If your loan is sold or transferred and the servicer changes, here’s what to expect and do:

  • Expect to receive two notices. One will come from your current servicer. The other will come from your new servicer. “Usually, a borrower’s current servicer must notify them no less than 15 days before the effective date of the transfer,” says Baker.
  • Review your servicing transfer notice carefully. It must include:
    • Name and address of the new servicer
    • When the current servicer will stop accepting your payments
    • The date the new servicer will begin accepting your payments
    • The date the first mortgage payment is due to the new servicer
    • Telephone numbers for the current and new mortgage servicer
    • Whether you can continue any optional insurance, like credit life or disability insurance, what action you must take to maintain coverage, and whether the insurance terms will change
    • A statement that the transfer will not affect any terms or conditions of your mortgage, except those directly related to the servicing of the loan. “For example, say your contract states that you were allowed to pay property taxes and insurance premiums on your own. The new servicer cannot demand that you establish an escrow account,” says Baker.
    • A statement explaining your rights and what to do if you have a question or complaint about your loan’s servicing.

Prepare to send your payment to the new servicer’s address. Thankfully, there’s a 60-day grace period after the transfer, Baker adds. During this time, you can’t be charged a late fee if you mistakenly send your payment to the old servicer.

What to do if you have a new lender

If your loan is sold to a new lender:

  • Expect to receive a separate notice from the new lender. This is due to you within 30 days of them taking ownership of the loan.
  • Review the notice carefully. Baker says this notice must include:
    • The name, address and telephone number of the loan’s new owner
    • The date the new owner takes possession of the loan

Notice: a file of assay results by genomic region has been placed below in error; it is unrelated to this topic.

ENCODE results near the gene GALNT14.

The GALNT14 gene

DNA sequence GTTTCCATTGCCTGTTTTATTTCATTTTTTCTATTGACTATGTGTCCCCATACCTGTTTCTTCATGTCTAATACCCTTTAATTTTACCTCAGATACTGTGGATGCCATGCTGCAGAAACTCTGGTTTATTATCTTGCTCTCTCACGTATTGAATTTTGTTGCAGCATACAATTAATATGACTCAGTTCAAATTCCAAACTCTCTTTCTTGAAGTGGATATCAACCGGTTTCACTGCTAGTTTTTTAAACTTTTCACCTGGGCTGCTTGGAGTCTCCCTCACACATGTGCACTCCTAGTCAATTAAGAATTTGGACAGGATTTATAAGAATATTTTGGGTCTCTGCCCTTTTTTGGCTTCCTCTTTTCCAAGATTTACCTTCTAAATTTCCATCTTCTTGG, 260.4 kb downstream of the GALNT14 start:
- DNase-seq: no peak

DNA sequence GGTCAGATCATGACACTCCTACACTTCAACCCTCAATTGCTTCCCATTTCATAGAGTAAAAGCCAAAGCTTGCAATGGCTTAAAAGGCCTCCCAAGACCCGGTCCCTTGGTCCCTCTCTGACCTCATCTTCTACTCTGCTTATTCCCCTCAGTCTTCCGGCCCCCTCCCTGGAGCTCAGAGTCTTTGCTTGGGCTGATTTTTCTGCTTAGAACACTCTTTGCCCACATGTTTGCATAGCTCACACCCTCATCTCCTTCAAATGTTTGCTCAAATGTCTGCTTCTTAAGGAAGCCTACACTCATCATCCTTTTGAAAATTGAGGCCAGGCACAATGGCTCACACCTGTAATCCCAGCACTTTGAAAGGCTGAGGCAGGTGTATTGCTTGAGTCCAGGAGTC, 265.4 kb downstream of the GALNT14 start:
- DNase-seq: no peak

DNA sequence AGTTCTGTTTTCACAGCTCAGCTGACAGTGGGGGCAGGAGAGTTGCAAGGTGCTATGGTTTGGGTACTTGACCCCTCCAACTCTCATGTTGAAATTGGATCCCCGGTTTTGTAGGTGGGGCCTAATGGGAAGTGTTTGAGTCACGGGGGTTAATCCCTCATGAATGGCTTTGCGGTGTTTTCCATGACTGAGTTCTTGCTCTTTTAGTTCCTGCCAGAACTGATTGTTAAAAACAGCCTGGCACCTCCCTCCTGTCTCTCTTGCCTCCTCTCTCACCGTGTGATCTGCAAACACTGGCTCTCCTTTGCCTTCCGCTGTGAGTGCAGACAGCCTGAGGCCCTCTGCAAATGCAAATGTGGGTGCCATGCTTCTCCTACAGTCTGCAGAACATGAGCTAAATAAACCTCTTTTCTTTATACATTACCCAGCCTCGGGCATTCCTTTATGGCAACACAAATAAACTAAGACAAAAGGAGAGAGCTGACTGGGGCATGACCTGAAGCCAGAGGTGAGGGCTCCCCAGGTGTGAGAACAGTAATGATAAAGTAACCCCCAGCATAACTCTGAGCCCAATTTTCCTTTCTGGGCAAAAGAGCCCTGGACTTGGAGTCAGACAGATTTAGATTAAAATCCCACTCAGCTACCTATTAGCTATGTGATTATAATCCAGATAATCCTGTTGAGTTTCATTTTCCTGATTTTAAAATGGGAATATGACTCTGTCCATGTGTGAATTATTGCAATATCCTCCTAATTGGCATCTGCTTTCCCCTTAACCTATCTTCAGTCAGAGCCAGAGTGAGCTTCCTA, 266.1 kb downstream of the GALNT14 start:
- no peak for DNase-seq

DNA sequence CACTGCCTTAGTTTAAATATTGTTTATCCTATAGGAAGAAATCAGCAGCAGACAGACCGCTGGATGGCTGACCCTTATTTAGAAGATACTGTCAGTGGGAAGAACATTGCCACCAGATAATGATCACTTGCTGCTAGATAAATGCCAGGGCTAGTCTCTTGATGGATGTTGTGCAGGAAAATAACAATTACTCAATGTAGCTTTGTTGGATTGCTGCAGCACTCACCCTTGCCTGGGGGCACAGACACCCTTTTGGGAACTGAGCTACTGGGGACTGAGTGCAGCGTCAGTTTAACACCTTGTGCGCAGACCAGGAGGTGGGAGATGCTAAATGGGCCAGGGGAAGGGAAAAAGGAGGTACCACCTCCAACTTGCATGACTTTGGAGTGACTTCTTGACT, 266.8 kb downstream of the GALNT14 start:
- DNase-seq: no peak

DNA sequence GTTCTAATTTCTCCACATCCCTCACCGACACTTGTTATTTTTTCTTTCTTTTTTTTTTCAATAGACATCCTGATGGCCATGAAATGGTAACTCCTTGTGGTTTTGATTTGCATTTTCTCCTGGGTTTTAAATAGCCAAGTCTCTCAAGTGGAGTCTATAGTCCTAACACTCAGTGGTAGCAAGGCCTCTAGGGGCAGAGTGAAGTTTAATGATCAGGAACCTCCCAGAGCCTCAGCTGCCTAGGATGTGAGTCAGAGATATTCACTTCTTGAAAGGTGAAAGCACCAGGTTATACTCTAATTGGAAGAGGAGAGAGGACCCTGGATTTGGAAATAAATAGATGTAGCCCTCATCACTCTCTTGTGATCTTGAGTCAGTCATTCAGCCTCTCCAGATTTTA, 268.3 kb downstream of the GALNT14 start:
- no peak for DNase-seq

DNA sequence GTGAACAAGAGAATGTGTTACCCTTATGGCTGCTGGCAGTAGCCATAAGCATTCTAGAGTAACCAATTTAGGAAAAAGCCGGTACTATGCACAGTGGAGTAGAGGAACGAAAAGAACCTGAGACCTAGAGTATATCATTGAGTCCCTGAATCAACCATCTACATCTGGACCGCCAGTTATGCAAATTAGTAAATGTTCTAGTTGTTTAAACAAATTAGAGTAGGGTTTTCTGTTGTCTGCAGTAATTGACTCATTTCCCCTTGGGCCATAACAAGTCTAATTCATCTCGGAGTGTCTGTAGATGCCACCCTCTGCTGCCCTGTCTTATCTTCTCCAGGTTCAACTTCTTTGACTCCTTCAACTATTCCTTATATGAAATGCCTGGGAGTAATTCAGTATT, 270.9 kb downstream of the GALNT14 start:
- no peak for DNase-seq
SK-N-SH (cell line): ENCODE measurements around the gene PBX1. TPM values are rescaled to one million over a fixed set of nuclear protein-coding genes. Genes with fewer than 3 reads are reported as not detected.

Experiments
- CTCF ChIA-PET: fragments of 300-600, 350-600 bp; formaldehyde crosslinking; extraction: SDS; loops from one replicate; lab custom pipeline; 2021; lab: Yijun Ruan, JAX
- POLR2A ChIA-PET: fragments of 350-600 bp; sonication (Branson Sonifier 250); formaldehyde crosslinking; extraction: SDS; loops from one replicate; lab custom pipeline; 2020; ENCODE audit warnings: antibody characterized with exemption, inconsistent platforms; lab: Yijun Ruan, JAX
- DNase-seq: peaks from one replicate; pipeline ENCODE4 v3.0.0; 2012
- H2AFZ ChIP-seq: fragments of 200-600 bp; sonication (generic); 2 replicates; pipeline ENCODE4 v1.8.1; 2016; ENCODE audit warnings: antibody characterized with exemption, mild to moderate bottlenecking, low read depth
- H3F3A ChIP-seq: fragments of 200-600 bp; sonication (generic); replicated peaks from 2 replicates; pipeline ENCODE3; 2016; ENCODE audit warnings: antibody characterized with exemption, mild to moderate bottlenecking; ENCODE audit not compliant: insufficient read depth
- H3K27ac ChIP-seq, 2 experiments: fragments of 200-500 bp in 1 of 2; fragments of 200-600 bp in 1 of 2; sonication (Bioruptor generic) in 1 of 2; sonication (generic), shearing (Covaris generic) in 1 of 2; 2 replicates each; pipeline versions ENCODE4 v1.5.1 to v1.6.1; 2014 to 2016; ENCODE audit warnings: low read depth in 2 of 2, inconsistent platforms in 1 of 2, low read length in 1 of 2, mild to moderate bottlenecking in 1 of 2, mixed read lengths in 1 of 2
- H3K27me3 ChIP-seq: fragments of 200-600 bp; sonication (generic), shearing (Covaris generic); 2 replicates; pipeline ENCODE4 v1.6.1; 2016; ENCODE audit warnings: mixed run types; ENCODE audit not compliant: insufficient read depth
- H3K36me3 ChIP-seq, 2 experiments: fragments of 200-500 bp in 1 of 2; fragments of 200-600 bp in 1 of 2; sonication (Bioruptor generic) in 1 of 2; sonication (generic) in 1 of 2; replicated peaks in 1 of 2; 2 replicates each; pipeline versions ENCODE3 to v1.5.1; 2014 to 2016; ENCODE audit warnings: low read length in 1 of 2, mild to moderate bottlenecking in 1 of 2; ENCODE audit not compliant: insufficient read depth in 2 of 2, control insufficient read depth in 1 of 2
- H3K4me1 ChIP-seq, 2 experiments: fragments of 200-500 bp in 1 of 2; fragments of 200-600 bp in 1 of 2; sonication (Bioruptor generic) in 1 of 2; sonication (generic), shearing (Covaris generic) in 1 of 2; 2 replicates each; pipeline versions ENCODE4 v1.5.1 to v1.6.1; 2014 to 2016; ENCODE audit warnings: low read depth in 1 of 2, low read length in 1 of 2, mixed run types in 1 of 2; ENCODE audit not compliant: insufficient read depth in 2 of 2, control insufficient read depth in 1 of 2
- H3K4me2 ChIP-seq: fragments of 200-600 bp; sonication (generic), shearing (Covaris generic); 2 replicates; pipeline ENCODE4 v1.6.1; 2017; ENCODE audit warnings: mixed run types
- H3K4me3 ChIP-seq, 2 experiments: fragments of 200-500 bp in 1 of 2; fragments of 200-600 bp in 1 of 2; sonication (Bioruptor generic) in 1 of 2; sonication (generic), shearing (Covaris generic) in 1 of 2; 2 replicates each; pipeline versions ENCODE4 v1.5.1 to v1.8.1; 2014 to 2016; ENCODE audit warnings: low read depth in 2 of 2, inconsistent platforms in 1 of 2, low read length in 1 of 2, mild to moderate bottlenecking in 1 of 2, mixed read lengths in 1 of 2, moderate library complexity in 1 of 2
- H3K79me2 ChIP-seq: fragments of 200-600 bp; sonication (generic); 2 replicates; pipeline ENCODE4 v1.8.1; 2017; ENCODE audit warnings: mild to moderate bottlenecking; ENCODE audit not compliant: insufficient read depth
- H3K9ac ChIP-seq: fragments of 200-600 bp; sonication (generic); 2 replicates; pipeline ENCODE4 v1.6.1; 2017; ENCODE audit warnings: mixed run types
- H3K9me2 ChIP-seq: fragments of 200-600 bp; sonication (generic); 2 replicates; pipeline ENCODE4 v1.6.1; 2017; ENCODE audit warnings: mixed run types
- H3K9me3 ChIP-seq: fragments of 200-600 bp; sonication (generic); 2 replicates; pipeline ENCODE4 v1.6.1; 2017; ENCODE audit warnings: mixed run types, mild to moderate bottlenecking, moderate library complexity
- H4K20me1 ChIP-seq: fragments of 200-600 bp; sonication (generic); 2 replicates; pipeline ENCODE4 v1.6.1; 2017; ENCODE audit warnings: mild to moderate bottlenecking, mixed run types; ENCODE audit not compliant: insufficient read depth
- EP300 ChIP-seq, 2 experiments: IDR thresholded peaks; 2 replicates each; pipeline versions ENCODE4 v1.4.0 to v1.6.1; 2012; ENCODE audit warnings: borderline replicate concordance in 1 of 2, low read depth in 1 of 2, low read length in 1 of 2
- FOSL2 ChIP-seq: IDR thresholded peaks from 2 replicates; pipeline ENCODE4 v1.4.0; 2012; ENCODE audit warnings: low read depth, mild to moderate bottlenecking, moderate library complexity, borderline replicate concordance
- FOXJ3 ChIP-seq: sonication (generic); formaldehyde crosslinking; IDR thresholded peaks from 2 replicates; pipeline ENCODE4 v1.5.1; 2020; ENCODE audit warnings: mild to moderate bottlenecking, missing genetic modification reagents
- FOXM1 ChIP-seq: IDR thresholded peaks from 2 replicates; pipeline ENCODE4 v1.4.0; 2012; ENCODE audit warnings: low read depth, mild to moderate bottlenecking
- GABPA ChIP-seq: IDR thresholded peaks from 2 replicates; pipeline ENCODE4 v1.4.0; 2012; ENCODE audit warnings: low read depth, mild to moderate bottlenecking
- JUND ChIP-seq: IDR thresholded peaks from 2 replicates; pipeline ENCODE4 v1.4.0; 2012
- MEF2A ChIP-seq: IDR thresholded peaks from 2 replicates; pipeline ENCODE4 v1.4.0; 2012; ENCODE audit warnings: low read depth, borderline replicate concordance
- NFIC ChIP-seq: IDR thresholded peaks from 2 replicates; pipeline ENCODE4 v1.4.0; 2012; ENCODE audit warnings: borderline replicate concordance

• The person who receives legal notices and can resolve issues about loan payments
    • Where the transfer of ownership is recorded.

“Your new lender should file paperwork with your county real estate records. This will reflect the sale of the loan,” Whitman notes.

Other do’s and don’ts

In addition, Whitman suggests these steps:

  • If you have your payments automatically withdrawn from your bank account, confirm that those automatic payments will continue. And if not, ask for the necessary paperwork to sign up for that service with the new lender/servicer.
  • If you send payments automatically from your bank account (instead of the lender withdrawing them), update the payment information. Pay close attention to the effective date of the loan/servicing transfer.
  • If you mail payment checks, verify the new address and the new account number for the loan with the new lender/servicer.
  • A week or two after the first payment to the new lender/servicer, contact them to confirm that they received your payment. There is a grace period for misdirected payments. So use that time to ensure your payments are working smoothing again.
  • Never send payments to a new servicer/address until you’ve received a transfer/sale notice.
  • If in doubt, confirm that the transfer/sale is legit. If you received a transfer/sale notice from a new servicer but not your current one, contact the latter. “It is not unheard of for fraudsters to tell borrowers to redirect loan payments,” says Whitman.
  • Don’t fight the loan’s transfer or sale. There’s no way a borrower can prevent this from happening once a loan is active.
  • If you need a future loan, you can pick a lender that retains its own loans. “Only smaller, local banks typically have this business model,” Whitman notes.

When shopping for a future loan, read the mortgage servicing disclosure statement that the lender must provide. “This discloses whether the lender intends to service the loan or transfer it to another lender,” says Baker.

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Erik J. Martin
Authored By: Erik J. Martin
The Mortgage Reports contributor
Erik J. Martin has written on real estate, business, tech and other topics for Reader's Digest, AARP The Magazine, and The Chicago Tribune.